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Saudi Arabia handing over U.S. citizen

Man held for 20 months expected to face charges

• District Court:  Dec. rulingexternal link
United States
Saudi Arabia
Crime, Law and Justice

WASHINGTON (CNN) -- An American detained in Saudi Arabia for 20 months without being charged is being sent back to the United States where he is expected to be charged Tuesday, his father and a family friend told CNN.

Two U.S. government sources indicated they were aware of the move but refused to provide any details.

The FBI and Justice Department refused comment.

The case of Ahmed Abu Ali, 23, generated controversy after his family sued the U.S. government last year charging that American authorities had asked for his arrest in June 2003. U.S. officials have denied that assertion.

The transfer of custody follows a recent demand by the U.S. government to the Saudis to either charge Abu Ali or release him to American custody.

Abu Ali's family said it has been told he will face unspecified charges in federal court. He is expected to make an appearance in U.S. District Court sometime Tuesday.

His father Omar Abu Ali, said he got a call from the FBI telling him his son was coming back from Saudi Arabia Monday night.

"I feel that the truth will come soon," he told CNN. "He will be a free man soon."

He said his son's return to the United States shows this was never a Saudi case.

The father said his son is not guilty of any crimes. Regarding the unspecified charge expected to be filed in the United States, the father said, "They are lying. He is innocent."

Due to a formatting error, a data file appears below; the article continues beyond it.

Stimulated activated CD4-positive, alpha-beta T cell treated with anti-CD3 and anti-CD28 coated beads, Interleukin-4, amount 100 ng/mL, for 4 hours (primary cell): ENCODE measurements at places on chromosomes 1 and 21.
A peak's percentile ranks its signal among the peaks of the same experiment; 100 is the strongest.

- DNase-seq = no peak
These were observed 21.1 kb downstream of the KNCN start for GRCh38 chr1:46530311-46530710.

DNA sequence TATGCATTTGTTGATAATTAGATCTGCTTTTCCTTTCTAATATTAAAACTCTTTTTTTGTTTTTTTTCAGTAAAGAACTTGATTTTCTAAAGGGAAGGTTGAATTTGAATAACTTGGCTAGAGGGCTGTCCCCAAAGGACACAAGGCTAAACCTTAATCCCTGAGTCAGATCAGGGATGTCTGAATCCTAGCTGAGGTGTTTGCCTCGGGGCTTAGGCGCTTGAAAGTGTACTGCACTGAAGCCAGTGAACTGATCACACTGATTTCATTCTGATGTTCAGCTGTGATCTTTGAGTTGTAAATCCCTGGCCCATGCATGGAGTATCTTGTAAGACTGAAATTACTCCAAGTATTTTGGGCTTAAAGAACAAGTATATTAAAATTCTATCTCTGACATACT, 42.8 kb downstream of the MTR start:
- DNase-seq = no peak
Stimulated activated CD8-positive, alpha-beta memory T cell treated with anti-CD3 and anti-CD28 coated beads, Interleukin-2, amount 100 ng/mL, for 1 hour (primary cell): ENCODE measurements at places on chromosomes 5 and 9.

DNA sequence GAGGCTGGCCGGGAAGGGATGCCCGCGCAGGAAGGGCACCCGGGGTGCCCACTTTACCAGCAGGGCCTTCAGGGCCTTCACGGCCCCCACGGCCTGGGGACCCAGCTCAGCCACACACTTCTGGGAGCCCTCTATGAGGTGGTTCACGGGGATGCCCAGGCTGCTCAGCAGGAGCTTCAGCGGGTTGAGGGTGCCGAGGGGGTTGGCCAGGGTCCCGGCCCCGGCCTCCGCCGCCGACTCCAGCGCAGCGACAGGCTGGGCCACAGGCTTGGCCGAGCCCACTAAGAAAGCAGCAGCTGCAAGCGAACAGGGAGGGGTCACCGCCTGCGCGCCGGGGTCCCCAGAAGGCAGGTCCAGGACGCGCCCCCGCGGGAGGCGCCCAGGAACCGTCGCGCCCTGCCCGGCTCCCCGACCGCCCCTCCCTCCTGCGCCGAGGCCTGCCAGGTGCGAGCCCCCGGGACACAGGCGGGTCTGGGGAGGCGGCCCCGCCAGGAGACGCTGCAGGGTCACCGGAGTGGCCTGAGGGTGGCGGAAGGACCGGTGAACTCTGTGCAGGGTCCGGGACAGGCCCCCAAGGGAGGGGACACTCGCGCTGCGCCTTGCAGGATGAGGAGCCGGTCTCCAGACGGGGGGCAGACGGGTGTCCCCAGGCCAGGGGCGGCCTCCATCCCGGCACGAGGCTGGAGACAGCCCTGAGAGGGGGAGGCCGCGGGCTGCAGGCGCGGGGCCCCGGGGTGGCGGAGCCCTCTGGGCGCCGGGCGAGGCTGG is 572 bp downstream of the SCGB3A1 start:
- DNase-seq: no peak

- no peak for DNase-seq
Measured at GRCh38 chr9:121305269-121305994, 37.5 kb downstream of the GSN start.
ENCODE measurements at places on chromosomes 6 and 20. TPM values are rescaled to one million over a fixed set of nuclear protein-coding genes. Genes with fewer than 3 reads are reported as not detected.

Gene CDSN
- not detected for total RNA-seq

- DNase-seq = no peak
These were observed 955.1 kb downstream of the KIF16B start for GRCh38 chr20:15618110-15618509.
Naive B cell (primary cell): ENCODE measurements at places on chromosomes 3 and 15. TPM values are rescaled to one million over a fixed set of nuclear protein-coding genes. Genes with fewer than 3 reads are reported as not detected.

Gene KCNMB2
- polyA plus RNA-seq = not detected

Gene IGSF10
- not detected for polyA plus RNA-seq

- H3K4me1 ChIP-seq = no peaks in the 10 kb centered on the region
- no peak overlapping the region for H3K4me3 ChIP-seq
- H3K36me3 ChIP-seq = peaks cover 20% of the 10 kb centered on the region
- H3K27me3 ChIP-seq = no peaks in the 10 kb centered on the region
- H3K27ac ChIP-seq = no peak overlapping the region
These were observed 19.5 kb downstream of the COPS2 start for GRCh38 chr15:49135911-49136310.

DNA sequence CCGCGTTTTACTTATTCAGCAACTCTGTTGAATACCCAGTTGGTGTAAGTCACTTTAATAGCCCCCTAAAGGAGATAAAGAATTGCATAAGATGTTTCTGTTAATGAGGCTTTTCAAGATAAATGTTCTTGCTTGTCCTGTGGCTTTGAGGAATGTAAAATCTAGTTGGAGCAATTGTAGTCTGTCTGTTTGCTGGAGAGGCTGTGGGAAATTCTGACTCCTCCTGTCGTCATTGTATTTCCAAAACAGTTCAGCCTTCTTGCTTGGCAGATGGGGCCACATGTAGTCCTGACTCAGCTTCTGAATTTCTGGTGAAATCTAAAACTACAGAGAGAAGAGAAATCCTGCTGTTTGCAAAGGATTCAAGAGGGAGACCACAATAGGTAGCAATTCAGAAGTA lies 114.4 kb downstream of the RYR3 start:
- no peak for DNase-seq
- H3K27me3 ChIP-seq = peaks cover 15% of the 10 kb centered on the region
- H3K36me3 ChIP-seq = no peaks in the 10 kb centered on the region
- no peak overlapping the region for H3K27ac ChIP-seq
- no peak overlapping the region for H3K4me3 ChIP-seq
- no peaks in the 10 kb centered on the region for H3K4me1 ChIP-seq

Abu Ali was arrested after the May 2003 bombings in Riyadh, Saudi Arabia, which killed 23 people, including nine Americans. (Full story)

Sources familiar with the case have said Abu Ali is suspected of having connections to individuals involved in that bombing. A federal grand jury has been hearing evidence regarding the case.

Federal prosecutors have previously alleged Abu Ali had a relationship with some members of what has been called the "Virginia jihad network," whose members were charged with providing material support to a terrorist organization.

A federal judge last December ruled the family's lawsuit could proceed despite strong objections from the U.S. government. The Justice Department this month filed a motion asking the judge overseeing the case to dismiss the family's lawsuit.

With that motion the Justice Department filed a secret document explaining its legal reasoning and citing classified evidence. The family's lawyer criticized that effort, saying it was unfair because he could not respond to the secret evidence, meaning the judge considering the motion would hear from only one side.

CNN's Kelli Arena, Carol Cratty and Terry Frieden contributed to this story.

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